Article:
Graduation Year


Document Type




Degree Name

Master of Arts (M.A.)

Degree Granting Department


Major Professor

Joni D. Firat, Ph.D.

Committee Member

Philip Van Beynen, Ph.D.

Committee Member

Shawn Landry, Ph.D.


anti-covering location problem, breeding pair, GIS, habitat suitability index, herbaceous wetland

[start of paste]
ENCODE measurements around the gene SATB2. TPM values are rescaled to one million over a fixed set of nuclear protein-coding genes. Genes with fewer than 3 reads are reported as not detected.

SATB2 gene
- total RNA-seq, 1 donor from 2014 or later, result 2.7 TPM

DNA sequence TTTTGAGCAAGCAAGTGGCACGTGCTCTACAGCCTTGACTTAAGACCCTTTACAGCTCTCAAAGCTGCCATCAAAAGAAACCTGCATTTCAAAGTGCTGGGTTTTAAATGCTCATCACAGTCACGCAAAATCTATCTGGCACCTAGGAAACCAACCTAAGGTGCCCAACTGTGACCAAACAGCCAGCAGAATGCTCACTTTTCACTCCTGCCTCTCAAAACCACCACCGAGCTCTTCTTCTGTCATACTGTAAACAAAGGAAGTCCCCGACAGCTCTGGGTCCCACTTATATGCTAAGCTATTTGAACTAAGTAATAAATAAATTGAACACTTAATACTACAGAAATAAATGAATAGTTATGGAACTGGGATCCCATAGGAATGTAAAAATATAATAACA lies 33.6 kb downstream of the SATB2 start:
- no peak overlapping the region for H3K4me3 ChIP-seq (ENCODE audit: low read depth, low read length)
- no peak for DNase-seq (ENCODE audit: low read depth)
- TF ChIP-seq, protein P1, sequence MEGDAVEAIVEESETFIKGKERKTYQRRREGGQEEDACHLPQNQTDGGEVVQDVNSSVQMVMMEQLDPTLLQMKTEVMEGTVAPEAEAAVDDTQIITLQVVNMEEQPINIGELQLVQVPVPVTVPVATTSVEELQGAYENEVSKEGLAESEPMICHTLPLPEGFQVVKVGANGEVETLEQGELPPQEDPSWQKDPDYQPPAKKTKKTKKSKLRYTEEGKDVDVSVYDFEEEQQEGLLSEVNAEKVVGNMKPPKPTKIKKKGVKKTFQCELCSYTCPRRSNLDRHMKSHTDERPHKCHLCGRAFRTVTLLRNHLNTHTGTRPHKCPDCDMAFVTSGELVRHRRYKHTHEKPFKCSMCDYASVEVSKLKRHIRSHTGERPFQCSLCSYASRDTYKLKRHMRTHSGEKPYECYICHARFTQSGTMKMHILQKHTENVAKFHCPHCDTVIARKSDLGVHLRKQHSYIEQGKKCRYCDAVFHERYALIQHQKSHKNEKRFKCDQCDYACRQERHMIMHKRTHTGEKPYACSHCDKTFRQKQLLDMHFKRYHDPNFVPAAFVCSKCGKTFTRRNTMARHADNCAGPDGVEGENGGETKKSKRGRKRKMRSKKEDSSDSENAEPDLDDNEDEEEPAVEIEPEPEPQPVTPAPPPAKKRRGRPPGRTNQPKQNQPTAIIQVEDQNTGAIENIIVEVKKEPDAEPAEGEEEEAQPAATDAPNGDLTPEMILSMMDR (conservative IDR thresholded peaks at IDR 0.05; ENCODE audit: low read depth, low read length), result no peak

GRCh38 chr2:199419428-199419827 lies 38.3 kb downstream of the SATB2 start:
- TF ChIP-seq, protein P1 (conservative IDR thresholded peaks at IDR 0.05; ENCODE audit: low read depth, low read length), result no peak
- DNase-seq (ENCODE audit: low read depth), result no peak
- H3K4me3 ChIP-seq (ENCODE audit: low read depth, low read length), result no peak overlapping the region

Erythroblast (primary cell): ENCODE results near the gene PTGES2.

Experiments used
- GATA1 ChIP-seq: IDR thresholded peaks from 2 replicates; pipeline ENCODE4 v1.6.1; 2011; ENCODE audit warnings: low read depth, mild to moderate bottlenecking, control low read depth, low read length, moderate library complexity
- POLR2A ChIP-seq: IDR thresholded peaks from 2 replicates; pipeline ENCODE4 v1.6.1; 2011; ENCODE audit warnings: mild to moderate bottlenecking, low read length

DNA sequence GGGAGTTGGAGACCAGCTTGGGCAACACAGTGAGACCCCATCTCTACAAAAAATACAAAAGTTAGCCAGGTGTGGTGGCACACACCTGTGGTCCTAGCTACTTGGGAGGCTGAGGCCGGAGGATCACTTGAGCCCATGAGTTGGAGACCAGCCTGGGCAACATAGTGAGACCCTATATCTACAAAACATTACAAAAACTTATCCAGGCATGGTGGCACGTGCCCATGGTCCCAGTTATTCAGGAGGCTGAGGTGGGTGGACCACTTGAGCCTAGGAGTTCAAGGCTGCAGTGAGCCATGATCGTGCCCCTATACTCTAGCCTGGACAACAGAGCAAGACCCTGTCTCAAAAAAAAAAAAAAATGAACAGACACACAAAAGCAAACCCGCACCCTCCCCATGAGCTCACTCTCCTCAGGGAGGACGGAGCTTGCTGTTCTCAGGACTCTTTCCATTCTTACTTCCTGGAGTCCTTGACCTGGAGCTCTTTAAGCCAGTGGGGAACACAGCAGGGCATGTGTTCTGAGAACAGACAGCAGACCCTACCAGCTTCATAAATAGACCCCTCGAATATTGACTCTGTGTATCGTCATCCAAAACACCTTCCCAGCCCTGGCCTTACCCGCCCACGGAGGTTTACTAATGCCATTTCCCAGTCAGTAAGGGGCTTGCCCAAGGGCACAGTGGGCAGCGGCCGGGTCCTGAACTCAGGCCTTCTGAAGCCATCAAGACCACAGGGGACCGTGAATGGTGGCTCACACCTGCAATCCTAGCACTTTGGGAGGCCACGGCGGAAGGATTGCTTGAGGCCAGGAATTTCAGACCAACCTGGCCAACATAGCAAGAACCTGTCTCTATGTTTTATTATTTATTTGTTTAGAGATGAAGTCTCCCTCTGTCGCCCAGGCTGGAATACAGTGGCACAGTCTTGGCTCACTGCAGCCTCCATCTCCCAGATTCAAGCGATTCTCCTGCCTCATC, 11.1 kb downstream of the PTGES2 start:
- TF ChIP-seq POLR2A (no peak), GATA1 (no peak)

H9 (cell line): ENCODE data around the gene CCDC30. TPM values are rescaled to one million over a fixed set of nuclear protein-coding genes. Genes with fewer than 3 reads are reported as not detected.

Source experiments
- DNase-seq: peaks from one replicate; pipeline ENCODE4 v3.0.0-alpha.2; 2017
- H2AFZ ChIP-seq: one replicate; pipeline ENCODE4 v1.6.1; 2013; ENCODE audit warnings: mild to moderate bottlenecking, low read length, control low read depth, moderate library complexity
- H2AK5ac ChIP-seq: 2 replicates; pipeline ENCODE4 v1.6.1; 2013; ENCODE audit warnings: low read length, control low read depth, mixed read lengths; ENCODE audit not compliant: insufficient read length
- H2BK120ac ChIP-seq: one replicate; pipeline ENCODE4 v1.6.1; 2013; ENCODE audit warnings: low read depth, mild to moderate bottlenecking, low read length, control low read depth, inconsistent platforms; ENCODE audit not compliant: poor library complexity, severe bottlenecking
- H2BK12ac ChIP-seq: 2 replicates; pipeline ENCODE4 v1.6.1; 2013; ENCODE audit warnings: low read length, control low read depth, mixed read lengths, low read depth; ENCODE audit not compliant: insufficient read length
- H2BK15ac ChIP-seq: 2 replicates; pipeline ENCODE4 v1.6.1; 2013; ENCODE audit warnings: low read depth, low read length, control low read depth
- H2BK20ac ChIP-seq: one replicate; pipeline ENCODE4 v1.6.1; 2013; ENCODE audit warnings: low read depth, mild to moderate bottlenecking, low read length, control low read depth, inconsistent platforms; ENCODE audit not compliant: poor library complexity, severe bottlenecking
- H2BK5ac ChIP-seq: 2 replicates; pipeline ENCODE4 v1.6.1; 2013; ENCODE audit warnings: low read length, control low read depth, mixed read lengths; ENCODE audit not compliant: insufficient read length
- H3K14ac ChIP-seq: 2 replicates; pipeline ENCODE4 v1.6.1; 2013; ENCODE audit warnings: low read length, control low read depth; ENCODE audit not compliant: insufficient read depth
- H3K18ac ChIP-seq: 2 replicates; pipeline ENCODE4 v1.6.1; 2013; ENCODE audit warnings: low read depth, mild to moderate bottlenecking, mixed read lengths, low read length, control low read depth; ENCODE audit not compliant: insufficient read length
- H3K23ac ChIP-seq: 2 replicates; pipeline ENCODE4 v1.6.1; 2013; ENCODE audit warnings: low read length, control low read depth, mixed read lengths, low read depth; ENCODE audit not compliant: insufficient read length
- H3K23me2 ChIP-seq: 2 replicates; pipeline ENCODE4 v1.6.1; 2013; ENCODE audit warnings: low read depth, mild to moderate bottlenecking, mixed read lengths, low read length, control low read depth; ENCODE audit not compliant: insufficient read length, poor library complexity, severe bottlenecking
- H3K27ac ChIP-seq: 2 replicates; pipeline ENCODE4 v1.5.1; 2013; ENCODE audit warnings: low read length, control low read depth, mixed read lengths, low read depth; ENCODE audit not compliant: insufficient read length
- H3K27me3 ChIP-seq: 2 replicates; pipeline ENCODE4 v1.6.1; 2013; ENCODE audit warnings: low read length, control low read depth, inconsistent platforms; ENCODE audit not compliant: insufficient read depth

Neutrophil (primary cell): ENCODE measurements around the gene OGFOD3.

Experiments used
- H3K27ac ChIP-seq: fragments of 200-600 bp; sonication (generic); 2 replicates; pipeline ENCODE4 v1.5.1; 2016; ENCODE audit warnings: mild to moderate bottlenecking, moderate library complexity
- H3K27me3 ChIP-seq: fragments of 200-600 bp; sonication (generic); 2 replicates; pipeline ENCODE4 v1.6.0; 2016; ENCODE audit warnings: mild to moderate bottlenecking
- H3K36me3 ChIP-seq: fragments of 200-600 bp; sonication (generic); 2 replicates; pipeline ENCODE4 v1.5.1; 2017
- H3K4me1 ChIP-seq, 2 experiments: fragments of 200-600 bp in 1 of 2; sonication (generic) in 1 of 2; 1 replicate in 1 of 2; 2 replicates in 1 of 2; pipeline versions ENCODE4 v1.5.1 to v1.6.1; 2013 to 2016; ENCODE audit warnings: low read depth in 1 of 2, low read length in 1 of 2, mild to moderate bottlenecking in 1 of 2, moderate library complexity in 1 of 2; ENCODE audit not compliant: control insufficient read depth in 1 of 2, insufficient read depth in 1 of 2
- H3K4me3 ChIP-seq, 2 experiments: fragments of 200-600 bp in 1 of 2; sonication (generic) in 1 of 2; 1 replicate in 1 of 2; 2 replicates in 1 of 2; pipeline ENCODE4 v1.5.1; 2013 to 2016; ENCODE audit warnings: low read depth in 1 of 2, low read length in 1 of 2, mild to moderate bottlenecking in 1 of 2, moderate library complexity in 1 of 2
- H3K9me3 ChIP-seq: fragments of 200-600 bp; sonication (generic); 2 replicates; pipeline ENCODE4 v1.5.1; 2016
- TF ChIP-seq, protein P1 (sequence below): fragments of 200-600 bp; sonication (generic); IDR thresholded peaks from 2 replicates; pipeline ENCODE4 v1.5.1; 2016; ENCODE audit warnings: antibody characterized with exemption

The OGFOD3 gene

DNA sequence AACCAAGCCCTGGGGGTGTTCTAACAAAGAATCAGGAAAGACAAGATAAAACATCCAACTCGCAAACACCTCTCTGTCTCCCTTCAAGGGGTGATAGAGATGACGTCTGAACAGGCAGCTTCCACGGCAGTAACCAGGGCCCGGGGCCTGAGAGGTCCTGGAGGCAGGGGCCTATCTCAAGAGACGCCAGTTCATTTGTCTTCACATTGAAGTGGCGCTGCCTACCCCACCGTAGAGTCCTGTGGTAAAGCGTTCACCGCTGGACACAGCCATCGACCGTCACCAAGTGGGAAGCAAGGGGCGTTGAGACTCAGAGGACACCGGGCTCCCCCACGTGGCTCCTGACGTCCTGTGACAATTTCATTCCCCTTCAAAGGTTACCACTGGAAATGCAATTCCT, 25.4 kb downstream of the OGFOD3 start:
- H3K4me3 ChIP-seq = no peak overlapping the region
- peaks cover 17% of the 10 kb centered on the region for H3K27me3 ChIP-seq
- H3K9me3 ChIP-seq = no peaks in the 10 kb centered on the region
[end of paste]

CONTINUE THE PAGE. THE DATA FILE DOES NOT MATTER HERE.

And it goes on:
The Florida sandhill crane (Antigone canadensis pratensis) is a non-migratory bird species occurring throughout the Florida peninsula and the Okefenokee Swamp in southeastern Georgia. Human land-altering activities have led to a substantial decline in the amount and condition of suitable habitat, including grasslands, for the species in Florida, thereby decreasing the population size significantly. Grasslands located in close proximity to nesting locations are one of the habitat types on which the population viability of the species depends, as they provide foraging and brooding habitat which is crucial for successful reproduction. The purpose of this study is to propose the most effective strategies for grassland restoration to increase the spatial carrying capacity of the Florida sandhill crane living in Pasco County, Florida. An existing GIS-based Habitat Suitability Index (HSI) model for Florida sandhill cranes was applied for habitat assessment by using a geographic information system (GIS). To identify how much spatial carrying capacity can be increased through grassland restoration, an existing Anti-Covering Location Problem (ACLP) model was solved, using a custom Python script to generate equations in linear programming format and IBM C-PLEX to solve the equations. It was found that the amount of suitable habitat is significant, depending on the suitability threshold value. Respectively, 4, 22, and 54 areas favorable to grassland restoration were detected based on three scenarios in which suitability thresholds at 0.5, 0.7, and 1.0 were applied, respectively. If strategic number of those sites are restored to grasslands, the increases in the spatial carrying capacity would be 2, 10, and 24 breeding pairs, respectively.